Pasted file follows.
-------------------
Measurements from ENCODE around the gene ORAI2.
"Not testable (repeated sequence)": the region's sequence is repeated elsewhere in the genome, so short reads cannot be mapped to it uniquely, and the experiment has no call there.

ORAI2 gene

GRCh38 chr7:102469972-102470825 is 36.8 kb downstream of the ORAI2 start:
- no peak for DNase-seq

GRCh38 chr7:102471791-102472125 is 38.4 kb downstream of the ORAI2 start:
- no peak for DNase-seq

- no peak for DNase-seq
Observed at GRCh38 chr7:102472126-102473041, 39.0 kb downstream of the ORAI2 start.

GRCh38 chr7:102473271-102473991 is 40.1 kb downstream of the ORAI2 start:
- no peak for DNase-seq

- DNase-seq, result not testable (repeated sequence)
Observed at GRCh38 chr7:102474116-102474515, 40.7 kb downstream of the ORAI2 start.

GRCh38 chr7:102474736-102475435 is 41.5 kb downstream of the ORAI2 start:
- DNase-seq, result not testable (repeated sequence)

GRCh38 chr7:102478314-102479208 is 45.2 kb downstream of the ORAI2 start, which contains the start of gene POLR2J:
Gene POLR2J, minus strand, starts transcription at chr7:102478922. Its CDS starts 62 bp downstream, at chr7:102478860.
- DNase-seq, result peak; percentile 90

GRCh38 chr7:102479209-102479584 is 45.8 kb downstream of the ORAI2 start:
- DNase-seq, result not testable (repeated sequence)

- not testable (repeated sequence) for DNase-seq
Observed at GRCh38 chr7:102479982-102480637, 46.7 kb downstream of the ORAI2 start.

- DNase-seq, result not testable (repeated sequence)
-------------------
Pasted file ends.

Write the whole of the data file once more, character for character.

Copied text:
Measurements from ENCODE around the gene ORAI2.
"Not testable (repeated sequence)": the region's sequence is repeated elsewhere in the genome, so short reads cannot be mapped to it uniquely, and the experiment has no call there.

ORAI2 gene

GRCh38 chr7:102469972-102470825 is 36.8 kb downstream of the ORAI2 start:
- no peak for DNase-seq

GRCh38 chr7:102471791-102472125 is 38.4 kb downstream of the ORAI2 start:
- no peak for DNase-seq

- no peak for DNase-seq
Observed at GRCh38 chr7:102472126-102473041, 39.0 kb downstream of the ORAI2 start.

GRCh38 chr7:102473271-102473991 is 40.1 kb downstream of the ORAI2 start:
- no peak for DNase-seq

- DNase-seq, result not testable (repeated sequence)
Observed at GRCh38 chr7:102474116-102474515, 40.7 kb downstream of the ORAI2 start.

GRCh38 chr7:102474736-102475435 is 41.5 kb downstream of the ORAI2 start:
- DNase-seq, result not testable (repeated sequence)

GRCh38 chr7:102478314-102479208 is 45.2 kb downstream of the ORAI2 start, which contains the start of gene POLR2J:
Gene POLR2J, minus strand, starts transcription at chr7:102478922. Its CDS starts 62 bp downstream, at chr7:102478860.
- DNase-seq, result peak; percentile 90

GRCh38 chr7:102479209-102479584 is 45.8 kb downstream of the ORAI2 start:
- DNase-seq, result not testable (repeated sequence)

- not testable (repeated sequence) for DNase-seq
Observed at GRCh38 chr7:102479982-102480637, 46.7 kb downstream of the ORAI2 start.

- DNase-seq, result not testable (repeated sequence)